Science and Roman Catholicism have both acted as powerful agents of change in Ireland and elsewhere. But the interaction between Catholicism and science in Ireland has received very little attention from historians to date. The purpose of this book, therefore, is to address this longstanding deficiency in Irish historical literature. There is a strong international dimension to this study. The period of interest is from the Famine to the 'Celtic Tiger'
The subject matter encompasses a diverse range of topics. Issues indigenous to Ireland include recurring controversies about university education, the relative paucity of Catholic scientists in nineteenth-century Ireland, the perception of science as a trait of a Protestant and colonial mindset, anti-Catholicism and science, the economic and political conditions in the Irish Free State which worked against the growth of science in Ireland, and the impact of science and technology on Irish Catholicism in recent decades. These subjects are interwoven with topics which extend far beyond Irish interest - such as evolutionary debates, the question of whether or not Catholicism was compatible with science, anti-modernism in the Catholic Church, Vatican pronouncements on science, the theological implications of extra-terrestrial life and of Big Bang cosmology, whether human freewill is real or not, and the importance of science in arguments about the existence of God.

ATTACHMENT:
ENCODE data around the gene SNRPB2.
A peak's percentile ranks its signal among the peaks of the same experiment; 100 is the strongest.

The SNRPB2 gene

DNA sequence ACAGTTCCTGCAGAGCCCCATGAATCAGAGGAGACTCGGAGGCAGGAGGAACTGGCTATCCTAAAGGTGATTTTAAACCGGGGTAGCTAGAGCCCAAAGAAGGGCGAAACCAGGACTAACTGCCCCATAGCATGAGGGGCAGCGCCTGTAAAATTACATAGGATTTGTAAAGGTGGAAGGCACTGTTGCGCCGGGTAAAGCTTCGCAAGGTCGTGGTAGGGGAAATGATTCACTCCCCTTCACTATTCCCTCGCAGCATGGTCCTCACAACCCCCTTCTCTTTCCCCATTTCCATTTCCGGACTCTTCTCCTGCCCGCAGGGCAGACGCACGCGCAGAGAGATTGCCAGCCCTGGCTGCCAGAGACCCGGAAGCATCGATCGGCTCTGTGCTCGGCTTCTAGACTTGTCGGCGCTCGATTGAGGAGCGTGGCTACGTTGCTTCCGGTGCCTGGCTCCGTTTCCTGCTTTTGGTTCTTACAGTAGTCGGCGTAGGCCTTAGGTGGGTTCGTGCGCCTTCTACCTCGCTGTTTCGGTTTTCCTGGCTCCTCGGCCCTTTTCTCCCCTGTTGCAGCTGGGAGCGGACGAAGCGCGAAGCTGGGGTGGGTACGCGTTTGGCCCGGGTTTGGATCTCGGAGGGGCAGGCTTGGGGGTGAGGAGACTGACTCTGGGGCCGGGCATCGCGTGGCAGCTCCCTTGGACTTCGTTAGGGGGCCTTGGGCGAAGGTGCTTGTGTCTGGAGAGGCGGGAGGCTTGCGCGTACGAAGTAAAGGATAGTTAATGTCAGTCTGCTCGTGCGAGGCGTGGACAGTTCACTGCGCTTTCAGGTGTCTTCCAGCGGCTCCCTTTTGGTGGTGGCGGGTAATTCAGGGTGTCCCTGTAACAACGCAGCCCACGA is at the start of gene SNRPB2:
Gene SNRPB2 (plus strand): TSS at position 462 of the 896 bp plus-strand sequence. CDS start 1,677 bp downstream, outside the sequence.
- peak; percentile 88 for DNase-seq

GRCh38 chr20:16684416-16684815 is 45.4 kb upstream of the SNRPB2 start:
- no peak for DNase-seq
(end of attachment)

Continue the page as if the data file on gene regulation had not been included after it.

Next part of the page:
Politics, Religion and Science, 1840s-1974
Faith and Evolution, 1860s-1880s
Catholicism and Science, 1890s-1903
Commissions of Enquiry, 1901-1907
Evolution, Entropy and Electro-magnetics
From De Valera's Institute to the Big Bang, 1939-1950
Between Science and Dogma, 1950-mid-1970s
The Elusive Master Narrative, mid-1970s-2006
Science and Social Transformation